Coachella Valley High School has everything you'd expect on a Southern California campus: palm trees, sunny walkways, outdoor lunch gazebos and a seemingly endless stream of chatty teenagers to soak it all in.
What might catch you off guard, though, are its towering murals that depict scenes more likely to be found on the pages of “One Thousand and One Nights” than the walls of a high school building. Among them, a man and woman dressed in tiny vests and harem pants sitting atop a textbook-turned-magic carpet.
The art is part of a campus-wide infatuation with the Middle East, or fantastical notions of it, in which men are barbarous, women are harem girls and magic lamps exist.
In fact, the school calls itself the Coachella Valley Arabs in sports and even features an Arab as its mascot — which has led to a firestorm of controversy in the Arab-American community.
"The mascot is basically an angry ‘Arab’ head — hooknose, long beard, headscarf and all," said Abed Ayoub, legal and policy director for the American-Arab Anti-Discrimination Committee (ADC).
He insists that the school's mascot and other "offensive" imagery — including its use of harem girls in marching band parades and a belly dancer halftime show — are classic examples of Orientalism, a term coined by late scholar Edward Said to describe Western depictions of Middle Eastern, North African and Asian societies as backward and inferior.
Ayoub said that in nearly 10 years of working in civil rights he has never encountered a more egregious case of stereotyping. "And what makes it worse is that it's coming from a school district," he said. "They’re supposed to be teaching kids to respect other cultures."
Appalled, Ayoub sent a letter last Friday to Coachella Valley High School's superintendent, describing the mascot as "harmful" and "demeaning" to the Arab-American community, and insisting that it no longer be used. On Wednesday, the ADC began circulating a petition among members and supporters, asking them to do the same.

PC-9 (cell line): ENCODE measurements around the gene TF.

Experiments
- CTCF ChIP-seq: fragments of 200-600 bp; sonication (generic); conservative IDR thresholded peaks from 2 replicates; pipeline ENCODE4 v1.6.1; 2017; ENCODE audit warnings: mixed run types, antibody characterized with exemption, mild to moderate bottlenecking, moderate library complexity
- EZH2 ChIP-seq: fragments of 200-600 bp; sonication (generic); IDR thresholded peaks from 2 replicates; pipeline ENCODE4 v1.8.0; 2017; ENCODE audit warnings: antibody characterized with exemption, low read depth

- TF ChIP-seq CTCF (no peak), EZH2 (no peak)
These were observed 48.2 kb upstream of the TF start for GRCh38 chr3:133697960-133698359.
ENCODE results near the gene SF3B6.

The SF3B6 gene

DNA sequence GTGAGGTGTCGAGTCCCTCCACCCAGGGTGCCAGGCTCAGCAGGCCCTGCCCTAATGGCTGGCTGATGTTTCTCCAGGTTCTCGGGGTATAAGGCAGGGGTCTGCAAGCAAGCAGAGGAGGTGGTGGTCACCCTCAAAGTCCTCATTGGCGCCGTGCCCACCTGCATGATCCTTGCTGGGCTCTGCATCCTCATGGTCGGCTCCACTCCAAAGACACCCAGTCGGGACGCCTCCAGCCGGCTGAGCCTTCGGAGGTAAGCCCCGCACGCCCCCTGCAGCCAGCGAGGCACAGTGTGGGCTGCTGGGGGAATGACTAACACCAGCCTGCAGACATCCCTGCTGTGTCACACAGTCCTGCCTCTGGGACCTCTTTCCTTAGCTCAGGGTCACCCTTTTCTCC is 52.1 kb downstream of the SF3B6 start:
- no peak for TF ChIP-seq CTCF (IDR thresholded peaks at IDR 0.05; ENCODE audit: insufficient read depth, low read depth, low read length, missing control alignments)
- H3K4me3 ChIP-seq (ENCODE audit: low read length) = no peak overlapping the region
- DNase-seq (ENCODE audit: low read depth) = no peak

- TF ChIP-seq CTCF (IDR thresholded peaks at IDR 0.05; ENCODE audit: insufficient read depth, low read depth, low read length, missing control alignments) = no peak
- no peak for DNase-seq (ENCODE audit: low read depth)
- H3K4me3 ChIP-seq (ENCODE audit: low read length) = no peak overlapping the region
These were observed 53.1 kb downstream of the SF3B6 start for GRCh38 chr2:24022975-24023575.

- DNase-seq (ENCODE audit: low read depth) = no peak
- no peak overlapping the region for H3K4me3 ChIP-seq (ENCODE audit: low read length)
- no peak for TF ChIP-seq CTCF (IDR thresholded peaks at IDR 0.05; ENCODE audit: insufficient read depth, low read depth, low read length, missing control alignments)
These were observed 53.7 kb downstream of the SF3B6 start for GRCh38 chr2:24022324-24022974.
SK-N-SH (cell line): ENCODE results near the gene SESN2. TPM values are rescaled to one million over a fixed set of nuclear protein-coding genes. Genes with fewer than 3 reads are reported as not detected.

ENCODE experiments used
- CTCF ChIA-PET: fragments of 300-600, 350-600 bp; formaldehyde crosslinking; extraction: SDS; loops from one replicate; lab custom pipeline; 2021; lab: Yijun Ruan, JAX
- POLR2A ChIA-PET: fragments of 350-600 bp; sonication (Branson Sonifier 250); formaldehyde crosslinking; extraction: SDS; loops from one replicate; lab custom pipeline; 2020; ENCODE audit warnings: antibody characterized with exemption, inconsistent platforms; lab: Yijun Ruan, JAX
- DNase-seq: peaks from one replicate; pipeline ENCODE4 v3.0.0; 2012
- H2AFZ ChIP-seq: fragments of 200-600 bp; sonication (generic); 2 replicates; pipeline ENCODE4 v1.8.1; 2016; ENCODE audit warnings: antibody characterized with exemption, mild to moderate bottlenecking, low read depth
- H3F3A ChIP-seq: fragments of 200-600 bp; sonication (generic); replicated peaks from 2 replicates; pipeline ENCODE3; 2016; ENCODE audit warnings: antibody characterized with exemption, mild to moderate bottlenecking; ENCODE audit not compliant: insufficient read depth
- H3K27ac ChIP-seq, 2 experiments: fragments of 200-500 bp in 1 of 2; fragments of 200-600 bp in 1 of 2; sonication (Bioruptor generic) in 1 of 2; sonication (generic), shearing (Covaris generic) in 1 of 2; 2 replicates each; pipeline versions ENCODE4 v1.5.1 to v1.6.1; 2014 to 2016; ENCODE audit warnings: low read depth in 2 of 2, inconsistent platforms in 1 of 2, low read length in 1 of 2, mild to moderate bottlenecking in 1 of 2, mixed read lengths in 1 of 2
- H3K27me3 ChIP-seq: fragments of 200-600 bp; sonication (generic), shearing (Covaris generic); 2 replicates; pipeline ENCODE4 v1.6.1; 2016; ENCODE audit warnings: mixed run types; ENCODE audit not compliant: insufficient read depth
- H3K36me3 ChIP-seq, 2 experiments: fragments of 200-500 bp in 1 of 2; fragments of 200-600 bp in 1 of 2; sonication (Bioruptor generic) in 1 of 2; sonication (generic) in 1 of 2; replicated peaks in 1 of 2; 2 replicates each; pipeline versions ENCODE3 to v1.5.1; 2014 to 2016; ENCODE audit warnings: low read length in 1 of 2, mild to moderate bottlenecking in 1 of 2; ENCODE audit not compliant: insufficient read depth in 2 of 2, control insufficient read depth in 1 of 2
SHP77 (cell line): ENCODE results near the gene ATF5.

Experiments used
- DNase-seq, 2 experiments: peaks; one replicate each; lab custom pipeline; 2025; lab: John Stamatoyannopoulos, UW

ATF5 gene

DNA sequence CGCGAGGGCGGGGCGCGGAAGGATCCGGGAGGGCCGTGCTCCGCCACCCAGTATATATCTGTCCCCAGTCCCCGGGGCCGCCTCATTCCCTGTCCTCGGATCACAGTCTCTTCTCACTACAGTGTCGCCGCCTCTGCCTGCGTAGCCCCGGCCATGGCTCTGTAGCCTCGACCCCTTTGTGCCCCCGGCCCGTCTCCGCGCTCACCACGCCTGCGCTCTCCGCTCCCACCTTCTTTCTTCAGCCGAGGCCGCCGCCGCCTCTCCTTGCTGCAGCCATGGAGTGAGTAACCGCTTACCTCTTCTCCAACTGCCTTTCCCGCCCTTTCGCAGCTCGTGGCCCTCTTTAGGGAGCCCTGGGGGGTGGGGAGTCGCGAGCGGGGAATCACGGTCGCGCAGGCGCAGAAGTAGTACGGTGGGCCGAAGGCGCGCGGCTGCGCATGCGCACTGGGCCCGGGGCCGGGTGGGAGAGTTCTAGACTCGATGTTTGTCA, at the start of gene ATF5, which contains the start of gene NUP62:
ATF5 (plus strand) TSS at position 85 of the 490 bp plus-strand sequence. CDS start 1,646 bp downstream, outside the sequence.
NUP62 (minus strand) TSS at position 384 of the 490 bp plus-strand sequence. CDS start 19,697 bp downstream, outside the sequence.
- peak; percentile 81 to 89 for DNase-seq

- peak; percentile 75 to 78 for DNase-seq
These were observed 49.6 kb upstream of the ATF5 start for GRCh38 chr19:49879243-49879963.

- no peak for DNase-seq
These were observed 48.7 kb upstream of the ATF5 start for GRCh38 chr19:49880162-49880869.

But persuading Coachella Valley High School to drop its mascot, which appears on everything from gym uniforms to center circle on its basketball court, may not be easy.
Its history runs deep.
‘A faraway land’
The community's fascination with the Middle East dates as far back as the late 19th century, when U.S. Department of Agriculture officials and entrepreneurs went on expeditions around the world in search of crops that would thrive in the U.S. They traveled to the Middle East — mainly North Africa — and brought back date palm shoots, which they planted in various parts of the country.
Where they flourished was the Coachella Valley, an area which is just a couple of hours east of Los Angeles and now produces 95 percent of the dates grown in the United States.
"They really don't grow anywhere else very well," said Sarah Seekatz, a historian and Ph.D. candidate at University of California Riverside who has studied the date industry in her native Coachella Valley.
The crop's success filled the region's desert landscape with towering date palm trees, which inspired locals to market themselves as an American oasis. This tenuous Middle East connection inspired a frenzy of Arabian fantasies that continue to this day — including festivals (Date Fest), architecture (turrets) and town names (Mecca).
All of it was reinforced by a popular culture shaped by new archaeological finds like the tomb of King Tut, blockbuster desert films such as "The Sheik" and widely read literature, including works by "Lawrence of Arabia," Seekatz said.
There were even plans in the 1920s for an Arabian-themed hotel and shopping complex.
"Local boosters were trying to get people to come to the region and imagine escaping to a faraway land like the Middle East," she said.
They planned on bringing people on camelback "to experience the foreign look of the Middle East without leaving California."
However, efforts to turn the Coachella Valley into an Orientalist tourist destination never quite took off, as Palm Springs quickly overshadowed the nearby area as a playground for the rich and famous. But Arab stereotypes, bolstered by the tall tales of returning entrepreneurs, stuck.
"It's ingrained for people who have been there for a quite a while," Seekatz said. "They grew up with it. They’re not thinking about it."
They're also hesitant to change.
‘Proud of it’
David Hinkle, 69, graduated from Coachella Valley High School in 1961. He and his wife headed the board of the alumni association for years, and he is proud to have been one of the Arabs.
"I don’t think it can be viewed as offensive," he said. "I don’t think the images they have now are offensive."